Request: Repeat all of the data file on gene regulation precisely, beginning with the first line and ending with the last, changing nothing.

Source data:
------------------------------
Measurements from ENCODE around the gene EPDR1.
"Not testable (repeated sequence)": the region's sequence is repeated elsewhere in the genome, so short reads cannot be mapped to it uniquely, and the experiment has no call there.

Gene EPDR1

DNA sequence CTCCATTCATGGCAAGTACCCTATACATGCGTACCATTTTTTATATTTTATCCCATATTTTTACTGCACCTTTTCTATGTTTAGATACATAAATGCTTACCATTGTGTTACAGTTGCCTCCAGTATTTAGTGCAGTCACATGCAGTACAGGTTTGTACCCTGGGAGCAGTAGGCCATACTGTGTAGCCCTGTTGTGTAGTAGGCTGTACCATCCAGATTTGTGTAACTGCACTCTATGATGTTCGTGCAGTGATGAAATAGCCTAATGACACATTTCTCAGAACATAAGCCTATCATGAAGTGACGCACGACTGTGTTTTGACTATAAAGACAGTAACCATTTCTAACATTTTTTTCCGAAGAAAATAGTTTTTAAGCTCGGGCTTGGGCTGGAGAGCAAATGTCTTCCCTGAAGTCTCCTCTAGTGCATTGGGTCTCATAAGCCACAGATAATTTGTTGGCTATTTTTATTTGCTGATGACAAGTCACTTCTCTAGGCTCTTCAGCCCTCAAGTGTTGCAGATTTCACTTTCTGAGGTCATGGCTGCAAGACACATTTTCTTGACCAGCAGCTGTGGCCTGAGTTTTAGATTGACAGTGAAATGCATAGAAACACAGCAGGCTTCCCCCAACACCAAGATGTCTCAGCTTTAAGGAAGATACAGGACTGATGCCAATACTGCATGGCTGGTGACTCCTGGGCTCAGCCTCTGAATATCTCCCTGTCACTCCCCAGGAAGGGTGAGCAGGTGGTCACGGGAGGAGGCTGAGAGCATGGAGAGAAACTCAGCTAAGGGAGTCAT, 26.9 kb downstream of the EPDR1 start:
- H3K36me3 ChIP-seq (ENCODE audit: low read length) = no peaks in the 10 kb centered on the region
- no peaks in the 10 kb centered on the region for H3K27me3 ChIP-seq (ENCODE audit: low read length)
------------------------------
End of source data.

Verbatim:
Measurements from ENCODE around the gene EPDR1.
"Not testable (repeated sequence)": the region's sequence is repeated elsewhere in the genome, so short reads cannot be mapped to it uniquely, and the experiment has no call there.

Gene EPDR1

DNA sequence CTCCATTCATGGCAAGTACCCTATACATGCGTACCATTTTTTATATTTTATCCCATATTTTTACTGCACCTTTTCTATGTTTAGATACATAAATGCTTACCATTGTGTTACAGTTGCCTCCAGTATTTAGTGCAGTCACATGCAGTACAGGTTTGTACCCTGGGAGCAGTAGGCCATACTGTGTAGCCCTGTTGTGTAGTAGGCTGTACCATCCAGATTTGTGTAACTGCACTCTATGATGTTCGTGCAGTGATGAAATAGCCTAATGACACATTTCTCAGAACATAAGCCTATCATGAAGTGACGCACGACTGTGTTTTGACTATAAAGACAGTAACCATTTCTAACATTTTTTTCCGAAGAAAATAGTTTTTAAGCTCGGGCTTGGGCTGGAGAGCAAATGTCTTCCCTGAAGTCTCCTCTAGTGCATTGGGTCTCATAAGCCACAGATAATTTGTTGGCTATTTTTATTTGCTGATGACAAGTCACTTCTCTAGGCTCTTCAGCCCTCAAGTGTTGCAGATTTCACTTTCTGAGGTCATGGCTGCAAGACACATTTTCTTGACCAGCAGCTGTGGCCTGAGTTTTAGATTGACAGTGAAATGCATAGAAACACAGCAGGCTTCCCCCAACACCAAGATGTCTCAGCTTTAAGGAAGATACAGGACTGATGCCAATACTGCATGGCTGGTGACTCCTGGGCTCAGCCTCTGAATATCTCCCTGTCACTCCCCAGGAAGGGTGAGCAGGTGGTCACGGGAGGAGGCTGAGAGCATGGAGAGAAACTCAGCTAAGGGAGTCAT, 26.9 kb downstream of the EPDR1 start:
- H3K36me3 ChIP-seq (ENCODE audit: low read length) = no peaks in the 10 kb centered on the region
- no peaks in the 10 kb centered on the region for H3K27me3 ChIP-seq (ENCODE audit: low read length)